“She was a complicated lady.” It was spoken with a British accent. I looked up from my work, and the tall woman with long black hair and bangs was smiling at my Virginia Woolf book of essays. I’d seen the woman in Starbucks before but had no idea she was British. Why would I ever suspect that? White people look the same from country to country, except for maybe those from Scandinavia.
Her statement about Virginia Woolf had the ring of authority, or maybe that’s just how I heard it, given her accent. But being an American makes me no authority on Henry James, so why should I assume such a thing of this woman. In fact, I was shocked to learn, from the only other British person I know in real life (i.e., not on social media) that English literary history is hardly emphasized in Britain’s schools anymore. So here’s this thing known as English literature, which I’ve idolized for years, only to find out it’s nearly neglected in its homeland. What the what?! Now I’m wondering whether my new British Starbucks friend has even read Virginia Woolf, or if she simply repeats the line passed down in idle conversation. Perhaps, for her, the name Virginia Woolf triggers the phrase “complicated lady” the same way that Meryl Streep’s name invokes “good actress” from people who never watch her movies—like the goal is simply to talk, whether or not the conversation has any substance.
Maybe I’m wrong. It could be that my new British buddy has a working knowledge of Woolf’s novels, after all—maybe even an essay or two. I will probably never know, because our interactions never transcend the smallest of small talk. Usually I’m so eager to get back into my work that I leave little room for anything more than a hello. And that is okay.
In one corner of the large, rectangular room, cousins in their twenties reconnect, while in another, the parents of those same young adults slip into the easy familiarity–brothers, sisters, and in-laws, all privy to the old jokes and family stories; thoughts of those who’ve gone on but whose presence remains, bittersweetly.
Even if I was a blood relation, however, I’m not sure the easy familiarity would come, or rather, when it does come, it never stays for long. I’m rarely at ease anywhere outside my house or the few coffee places I haunt. Over the course of my thirties, solitude became the preferred milieu, despite a fairly sociable teenage and young adult life. I suppose it was the growth of the writer inside. You can roll your eyes at that if you want–it’s fine. I’d rather you not let me see you do it, though, for civility’s sake. Yet this is something that any artist understands: the necessary loneliness. You reach a point where you either give up the call or accept that if you’re going to accomplish anything of value, artistically speaking, then you’re going to be trudging that path alone.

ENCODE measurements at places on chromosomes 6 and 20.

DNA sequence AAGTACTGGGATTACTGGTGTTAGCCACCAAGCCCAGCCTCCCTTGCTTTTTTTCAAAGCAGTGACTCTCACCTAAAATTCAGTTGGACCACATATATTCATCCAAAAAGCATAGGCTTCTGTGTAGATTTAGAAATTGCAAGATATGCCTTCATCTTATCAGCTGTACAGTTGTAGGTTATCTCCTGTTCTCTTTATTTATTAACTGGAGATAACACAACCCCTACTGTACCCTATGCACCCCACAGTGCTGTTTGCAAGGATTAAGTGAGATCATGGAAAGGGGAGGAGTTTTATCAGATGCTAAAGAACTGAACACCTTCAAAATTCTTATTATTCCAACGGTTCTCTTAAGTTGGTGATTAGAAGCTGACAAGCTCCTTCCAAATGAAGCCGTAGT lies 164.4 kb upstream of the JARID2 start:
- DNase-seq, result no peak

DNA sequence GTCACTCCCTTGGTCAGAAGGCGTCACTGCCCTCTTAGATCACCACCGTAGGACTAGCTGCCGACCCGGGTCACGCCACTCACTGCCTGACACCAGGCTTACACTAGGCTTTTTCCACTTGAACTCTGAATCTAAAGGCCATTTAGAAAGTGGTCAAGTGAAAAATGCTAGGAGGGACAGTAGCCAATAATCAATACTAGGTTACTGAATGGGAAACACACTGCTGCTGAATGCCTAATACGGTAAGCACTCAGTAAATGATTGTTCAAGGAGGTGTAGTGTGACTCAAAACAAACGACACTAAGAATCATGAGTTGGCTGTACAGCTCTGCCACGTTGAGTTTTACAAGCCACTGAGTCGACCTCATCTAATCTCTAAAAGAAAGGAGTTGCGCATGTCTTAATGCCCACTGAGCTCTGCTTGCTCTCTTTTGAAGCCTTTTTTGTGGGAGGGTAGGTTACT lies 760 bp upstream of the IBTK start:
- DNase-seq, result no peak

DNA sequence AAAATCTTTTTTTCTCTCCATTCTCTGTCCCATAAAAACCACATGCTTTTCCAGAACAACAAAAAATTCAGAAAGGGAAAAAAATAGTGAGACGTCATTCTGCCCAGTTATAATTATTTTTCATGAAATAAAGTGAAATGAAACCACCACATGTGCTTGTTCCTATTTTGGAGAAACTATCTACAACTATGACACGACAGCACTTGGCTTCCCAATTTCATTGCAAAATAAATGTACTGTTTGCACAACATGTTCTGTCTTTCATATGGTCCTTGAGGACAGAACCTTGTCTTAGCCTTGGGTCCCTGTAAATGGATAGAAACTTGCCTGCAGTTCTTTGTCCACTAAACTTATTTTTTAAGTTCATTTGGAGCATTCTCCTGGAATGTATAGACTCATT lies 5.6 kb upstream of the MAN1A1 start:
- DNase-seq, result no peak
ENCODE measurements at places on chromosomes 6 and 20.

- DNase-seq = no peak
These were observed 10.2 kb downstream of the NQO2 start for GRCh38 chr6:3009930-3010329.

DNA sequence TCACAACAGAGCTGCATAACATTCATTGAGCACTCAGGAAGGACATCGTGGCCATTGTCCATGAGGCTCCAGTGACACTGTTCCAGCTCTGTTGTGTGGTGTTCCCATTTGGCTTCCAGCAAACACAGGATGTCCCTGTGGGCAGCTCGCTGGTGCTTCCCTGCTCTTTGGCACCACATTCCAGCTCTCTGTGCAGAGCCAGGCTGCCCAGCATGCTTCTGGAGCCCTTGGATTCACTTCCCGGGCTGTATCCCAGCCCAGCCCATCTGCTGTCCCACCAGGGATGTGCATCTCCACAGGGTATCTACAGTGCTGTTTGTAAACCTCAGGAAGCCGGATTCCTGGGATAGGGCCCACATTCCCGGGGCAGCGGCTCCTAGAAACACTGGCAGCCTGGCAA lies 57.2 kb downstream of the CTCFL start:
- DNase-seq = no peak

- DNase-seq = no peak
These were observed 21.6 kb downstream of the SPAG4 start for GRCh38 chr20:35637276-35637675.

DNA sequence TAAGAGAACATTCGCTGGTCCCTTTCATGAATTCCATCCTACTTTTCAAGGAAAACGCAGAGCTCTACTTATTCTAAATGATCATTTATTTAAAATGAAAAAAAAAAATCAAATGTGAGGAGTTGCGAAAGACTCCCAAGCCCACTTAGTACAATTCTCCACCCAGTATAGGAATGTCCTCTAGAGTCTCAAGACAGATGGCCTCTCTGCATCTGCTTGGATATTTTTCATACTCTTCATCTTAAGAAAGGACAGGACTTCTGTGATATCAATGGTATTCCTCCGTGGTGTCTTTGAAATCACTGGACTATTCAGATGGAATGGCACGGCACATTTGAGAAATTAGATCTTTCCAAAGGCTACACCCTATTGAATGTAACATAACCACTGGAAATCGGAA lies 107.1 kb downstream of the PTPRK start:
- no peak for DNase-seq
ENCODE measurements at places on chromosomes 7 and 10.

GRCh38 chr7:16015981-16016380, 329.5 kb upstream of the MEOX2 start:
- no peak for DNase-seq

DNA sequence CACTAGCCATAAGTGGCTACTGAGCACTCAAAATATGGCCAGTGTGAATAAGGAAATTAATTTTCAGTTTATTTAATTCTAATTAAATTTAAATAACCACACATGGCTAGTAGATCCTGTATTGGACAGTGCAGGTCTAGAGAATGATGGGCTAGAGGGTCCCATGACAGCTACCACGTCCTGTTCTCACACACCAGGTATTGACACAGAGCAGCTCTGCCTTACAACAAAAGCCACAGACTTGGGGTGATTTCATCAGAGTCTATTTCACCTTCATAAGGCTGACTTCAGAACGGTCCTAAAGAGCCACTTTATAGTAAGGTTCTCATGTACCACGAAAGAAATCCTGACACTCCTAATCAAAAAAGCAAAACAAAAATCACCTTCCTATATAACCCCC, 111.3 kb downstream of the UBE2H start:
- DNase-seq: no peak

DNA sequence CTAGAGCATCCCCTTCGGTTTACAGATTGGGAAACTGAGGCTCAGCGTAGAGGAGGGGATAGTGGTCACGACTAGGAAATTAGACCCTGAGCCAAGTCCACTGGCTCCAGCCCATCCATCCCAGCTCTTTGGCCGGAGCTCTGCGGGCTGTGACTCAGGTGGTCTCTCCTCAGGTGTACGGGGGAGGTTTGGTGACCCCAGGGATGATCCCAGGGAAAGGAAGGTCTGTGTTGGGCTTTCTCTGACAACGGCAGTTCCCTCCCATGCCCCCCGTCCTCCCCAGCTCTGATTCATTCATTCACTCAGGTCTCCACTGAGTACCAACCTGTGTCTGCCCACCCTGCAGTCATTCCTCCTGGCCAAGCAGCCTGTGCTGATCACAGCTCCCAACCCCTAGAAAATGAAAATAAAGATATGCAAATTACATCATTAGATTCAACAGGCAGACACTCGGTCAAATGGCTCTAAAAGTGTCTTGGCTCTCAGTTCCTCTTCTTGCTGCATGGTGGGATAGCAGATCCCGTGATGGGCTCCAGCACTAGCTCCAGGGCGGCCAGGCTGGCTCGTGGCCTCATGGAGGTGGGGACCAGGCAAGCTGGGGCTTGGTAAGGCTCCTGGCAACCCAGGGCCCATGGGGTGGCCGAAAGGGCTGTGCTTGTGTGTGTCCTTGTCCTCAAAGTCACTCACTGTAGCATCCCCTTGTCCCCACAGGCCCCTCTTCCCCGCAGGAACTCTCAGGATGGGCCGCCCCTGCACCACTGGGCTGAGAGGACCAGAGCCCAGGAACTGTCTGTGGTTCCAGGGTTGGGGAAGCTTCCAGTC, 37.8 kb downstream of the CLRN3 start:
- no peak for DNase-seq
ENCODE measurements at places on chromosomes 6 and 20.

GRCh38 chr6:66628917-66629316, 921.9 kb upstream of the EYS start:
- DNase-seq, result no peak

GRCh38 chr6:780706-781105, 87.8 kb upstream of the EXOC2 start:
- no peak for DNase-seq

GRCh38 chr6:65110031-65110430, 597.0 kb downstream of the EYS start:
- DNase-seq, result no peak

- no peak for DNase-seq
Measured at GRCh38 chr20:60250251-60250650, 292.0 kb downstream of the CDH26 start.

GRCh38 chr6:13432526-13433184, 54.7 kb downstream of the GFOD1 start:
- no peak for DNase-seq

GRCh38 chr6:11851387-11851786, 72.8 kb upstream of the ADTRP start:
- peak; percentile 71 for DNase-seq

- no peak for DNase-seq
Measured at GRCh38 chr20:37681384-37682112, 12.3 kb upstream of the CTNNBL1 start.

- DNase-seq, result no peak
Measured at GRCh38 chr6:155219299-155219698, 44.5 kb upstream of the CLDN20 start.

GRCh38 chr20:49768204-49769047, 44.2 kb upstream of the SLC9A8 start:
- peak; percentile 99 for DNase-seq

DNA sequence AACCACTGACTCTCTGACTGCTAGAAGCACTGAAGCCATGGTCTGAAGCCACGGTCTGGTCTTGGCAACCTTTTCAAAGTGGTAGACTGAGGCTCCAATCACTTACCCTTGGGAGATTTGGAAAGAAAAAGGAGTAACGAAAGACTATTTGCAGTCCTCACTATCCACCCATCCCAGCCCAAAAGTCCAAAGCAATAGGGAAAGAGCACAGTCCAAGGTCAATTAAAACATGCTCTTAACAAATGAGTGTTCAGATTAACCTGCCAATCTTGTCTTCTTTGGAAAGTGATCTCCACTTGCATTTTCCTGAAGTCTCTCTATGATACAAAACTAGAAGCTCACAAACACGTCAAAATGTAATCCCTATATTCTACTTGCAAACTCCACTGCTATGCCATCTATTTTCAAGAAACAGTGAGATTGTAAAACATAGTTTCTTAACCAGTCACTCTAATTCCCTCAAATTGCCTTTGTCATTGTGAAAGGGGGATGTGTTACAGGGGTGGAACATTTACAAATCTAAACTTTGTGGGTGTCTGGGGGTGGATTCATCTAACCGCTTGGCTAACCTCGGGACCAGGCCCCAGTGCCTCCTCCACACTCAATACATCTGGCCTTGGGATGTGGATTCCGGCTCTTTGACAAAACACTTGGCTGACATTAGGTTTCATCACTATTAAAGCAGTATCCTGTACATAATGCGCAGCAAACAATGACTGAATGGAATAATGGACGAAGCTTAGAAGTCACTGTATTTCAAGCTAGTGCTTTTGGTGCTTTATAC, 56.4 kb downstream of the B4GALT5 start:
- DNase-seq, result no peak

It’s Thanksgiving night, and I’ve found a comfortable chair with a full view of the room. A few settle nearby–wife, brother-in-laws, father-in-law–those who are naturally close. But across the way is an energetic demographic with whom I won’t share a word the whole night. Some of them, I won’t even make eye contact with. I wonder if they see me as the misanthrope in the corner, which is kind of amusing, but also not exactly how I want to come across. Nevertheless, we can’t control what others think, right? Everyone is friendly; everyone is thoughtful and warm–paragons of virtue, in fact. And I am content to be a spectator, thinking about my various projects, thankful for those I love and for those who love me. I am often alone, but I am never lonely.
Flitting, twirling, and fluttering are words used to describe what leaves do in a strong wind. But not only are these terms limited and worn from overuse, they’re a bit dainty. They could just as well describe a ballerina. By contrast, what happens to leaves in November is more violent: the ones still clinging to their branches undergo quite a thrashing.
Yet any alternative description I can muster is either too wordy or inaccurate: thin, dry wafers oscillating on threads (Wafers? that’s not right; oscillating? too grandiose.); medallions spinning and flashing (too clunky and metallic, though a little poetic); ripples baring their pale undersides at lightning speed (awfully wordy and more suggestive of water). But these are leaves I’m talking about! All my metaphors imply something other than leaves. Do you see the challenge here?
Writing creatively about wind in trees is hard. One could zoom out and take in the larger form, describing how a great tree sways: somnambulantly from side-to-side, as if dragged back-and-forth through water; bowing in obeisance to Aeolus, the keeper of the winds. (Bow is a good way to describe what a bough does in a strong wind—wink, wink.) One could toss about words like bluster and gale. But now we’re talking more about wind and less about leaves.
One could try and capture the sound, likening it to the hiss of a hundred streams, sustained in the undulating branches above. But there’s that recourse to water again. Or maybe a host of small pages flapping in the breeze. But do pages suggest leaves?
The dilemma remains . . .